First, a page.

We are heading towards a future where all pop music will be cleansed of human imperfection.

This is a global issue, but all eyes are on Britain, where the #BrokenRecord campaign started by Tom Gray (a member of independent rockers from Merseyside Gomez) has set the pace. In April, 156 prominent British musicians signed an open letter to Boris Johnson, calling for changes to the streaming system. The signatories included Paul McCartney, Kate Bush, Sting, Annie Lennox, Gary Barlow, Noel Gallagher, Damon Albarn, Chris Martin of Coldplay and Jimmy Page and Robert Plant of Led Zeppelin. In July, a report by the multi-stakeholder DCMS select committee on the economics of music streaming called for a “complete reset” so that artists, performers and creators are fairly rewarded. Industry forces have lobbied against the proposed changes, but change is sure to come – the current winner takes all system turns the majority of musicians into losers.

If you’ve read the financial pages, you might have thought there was a musical gold rush going on. Well-known artists from Bob Dylan to Blondie, Take That to Fleetwood Mac were selling their old catalogs under multi-million dollar deals to aggressively marketed song funds such as Blackstone and Hipgnosis. The latter’s founder, Merck Mercuriadis, confidently touted his belief that future royalties would pay dividends for decades to come. Songs, he proclaimed, were an asset class “better than oil or gold” because demand is impervious to economic or political upheaval. His company has invested more than $ 2 billion in acquiring 100% of the rights to tens of thousands of classical songs. But David Crosby of Crosby, Stills, Nash and Young warned, even as he sold his own catalog to Iconic Artists. “I can’t play live and the streaming has stolen my money,” said the veteran singer-songwriter, noting how the lockdown has forced the hand of many musicians. “If we could get paid for records, we wouldn’t. None of us.”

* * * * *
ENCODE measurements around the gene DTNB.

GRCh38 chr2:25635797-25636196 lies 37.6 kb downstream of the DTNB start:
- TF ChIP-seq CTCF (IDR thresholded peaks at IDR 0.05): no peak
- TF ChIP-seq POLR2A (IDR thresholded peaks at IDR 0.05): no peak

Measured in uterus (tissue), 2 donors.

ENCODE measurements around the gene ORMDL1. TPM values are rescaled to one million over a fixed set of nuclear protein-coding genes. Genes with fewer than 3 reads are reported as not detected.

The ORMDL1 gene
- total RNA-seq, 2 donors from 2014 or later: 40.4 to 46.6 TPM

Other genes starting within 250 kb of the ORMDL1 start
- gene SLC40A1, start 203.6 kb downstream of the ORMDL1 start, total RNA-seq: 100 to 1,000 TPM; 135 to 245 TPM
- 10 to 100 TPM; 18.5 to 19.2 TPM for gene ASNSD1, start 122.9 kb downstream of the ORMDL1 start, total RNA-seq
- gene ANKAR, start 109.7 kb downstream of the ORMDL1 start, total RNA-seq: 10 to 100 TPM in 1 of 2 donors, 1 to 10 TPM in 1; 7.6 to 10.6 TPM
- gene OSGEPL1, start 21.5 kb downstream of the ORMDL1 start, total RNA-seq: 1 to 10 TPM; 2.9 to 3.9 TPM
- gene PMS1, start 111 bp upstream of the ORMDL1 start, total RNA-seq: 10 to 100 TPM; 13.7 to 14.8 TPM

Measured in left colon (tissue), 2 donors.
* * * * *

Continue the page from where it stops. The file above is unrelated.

How aware are consumers of the magnitude of the problem, I wonder. Pop music is show business, a masquerade of glamor and swagger. Yet, according to the UK IPO, less than half a percent of artists on streaming services generate enough feed in the UK – it would take around a million per month – to make a sustainable living. Almost nine in ten musicians in the UK survive on less than £ 1,000 a month, according to the Help Musicians charity. And if you starve artists, cut supply lines, and create a system that only works for established rights holders, where will the stars of the future come from?

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